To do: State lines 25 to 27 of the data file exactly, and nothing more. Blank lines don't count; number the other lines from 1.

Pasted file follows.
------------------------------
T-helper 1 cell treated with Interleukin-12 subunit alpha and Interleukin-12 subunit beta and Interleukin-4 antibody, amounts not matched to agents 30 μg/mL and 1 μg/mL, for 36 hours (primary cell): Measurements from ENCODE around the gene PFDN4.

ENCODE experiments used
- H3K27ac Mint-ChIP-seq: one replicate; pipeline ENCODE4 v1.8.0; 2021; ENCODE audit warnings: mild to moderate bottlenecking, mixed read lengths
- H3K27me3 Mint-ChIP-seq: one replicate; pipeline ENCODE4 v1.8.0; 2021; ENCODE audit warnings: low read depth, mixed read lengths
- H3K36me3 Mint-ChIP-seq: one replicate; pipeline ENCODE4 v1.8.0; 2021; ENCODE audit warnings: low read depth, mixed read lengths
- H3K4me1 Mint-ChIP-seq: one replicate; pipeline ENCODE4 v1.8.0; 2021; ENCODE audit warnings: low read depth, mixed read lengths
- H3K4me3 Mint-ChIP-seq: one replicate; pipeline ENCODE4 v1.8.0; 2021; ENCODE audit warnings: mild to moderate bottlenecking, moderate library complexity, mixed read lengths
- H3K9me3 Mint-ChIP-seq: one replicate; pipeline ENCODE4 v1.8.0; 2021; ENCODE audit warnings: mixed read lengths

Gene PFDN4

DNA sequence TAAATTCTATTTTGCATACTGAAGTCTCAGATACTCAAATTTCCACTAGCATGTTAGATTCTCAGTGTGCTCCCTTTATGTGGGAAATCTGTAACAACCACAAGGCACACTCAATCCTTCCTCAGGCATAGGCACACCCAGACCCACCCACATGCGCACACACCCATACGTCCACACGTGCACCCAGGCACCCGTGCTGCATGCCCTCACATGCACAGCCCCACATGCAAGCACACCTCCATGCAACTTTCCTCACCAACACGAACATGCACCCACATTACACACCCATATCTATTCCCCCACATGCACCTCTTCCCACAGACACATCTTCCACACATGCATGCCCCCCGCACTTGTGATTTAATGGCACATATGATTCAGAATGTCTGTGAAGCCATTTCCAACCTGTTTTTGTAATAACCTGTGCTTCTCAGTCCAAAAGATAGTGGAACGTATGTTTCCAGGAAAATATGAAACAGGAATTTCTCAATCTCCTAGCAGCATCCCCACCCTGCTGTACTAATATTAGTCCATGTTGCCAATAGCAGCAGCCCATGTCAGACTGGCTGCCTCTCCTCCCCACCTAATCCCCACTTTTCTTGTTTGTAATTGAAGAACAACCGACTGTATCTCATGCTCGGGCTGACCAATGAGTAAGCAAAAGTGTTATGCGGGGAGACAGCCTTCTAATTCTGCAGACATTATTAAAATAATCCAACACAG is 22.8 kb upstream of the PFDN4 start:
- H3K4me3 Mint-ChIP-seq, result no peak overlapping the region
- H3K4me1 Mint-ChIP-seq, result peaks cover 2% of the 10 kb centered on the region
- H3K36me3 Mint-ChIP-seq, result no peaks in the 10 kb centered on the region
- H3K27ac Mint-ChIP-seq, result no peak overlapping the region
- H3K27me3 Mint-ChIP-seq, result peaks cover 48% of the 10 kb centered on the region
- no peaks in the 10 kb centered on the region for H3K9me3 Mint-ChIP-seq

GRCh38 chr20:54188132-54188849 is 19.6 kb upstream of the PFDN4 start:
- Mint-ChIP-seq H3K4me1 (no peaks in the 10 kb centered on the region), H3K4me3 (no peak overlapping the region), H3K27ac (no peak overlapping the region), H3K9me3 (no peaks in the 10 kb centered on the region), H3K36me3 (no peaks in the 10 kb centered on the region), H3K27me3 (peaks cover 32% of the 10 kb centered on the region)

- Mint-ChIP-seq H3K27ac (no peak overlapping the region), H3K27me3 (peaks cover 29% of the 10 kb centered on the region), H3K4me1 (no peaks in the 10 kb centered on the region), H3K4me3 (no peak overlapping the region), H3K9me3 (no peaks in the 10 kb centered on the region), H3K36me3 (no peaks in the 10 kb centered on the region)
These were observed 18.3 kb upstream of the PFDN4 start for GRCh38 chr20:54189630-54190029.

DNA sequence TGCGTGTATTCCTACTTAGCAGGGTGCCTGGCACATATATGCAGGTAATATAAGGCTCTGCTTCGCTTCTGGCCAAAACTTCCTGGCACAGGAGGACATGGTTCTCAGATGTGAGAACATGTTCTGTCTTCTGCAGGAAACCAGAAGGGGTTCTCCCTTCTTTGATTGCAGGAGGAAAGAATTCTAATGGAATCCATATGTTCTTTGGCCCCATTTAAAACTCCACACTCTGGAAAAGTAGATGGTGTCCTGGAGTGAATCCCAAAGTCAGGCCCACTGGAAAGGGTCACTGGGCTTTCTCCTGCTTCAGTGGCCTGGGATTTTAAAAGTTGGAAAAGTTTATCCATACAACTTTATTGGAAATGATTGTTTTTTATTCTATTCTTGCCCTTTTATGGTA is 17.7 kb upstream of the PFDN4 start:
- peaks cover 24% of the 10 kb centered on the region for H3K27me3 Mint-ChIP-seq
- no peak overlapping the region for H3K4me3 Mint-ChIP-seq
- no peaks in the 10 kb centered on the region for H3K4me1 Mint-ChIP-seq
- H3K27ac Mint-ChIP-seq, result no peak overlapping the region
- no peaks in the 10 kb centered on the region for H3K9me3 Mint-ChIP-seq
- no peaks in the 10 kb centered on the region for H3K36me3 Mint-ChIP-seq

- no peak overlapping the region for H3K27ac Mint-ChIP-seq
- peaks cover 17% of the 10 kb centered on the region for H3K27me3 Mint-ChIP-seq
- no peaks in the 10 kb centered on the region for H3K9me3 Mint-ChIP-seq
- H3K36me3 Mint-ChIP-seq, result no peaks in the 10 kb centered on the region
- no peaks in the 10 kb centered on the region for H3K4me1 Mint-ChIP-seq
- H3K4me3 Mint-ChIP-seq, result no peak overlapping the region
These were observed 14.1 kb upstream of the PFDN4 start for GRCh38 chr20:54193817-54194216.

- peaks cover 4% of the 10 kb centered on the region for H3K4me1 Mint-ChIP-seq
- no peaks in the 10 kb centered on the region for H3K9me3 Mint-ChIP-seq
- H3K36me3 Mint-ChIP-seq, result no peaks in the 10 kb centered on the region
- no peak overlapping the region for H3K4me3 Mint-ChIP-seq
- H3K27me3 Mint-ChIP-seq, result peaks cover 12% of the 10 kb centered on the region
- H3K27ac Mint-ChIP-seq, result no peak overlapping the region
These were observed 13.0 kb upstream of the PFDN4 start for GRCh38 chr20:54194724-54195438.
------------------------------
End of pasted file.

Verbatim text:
- H3K27ac Mint-ChIP-seq, result no peak overlapping the region
- no peaks in the 10 kb centered on the region for H3K9me3 Mint-ChIP-seq
- no peaks in the 10 kb centered on the region for H3K36me3 Mint-ChIP-seq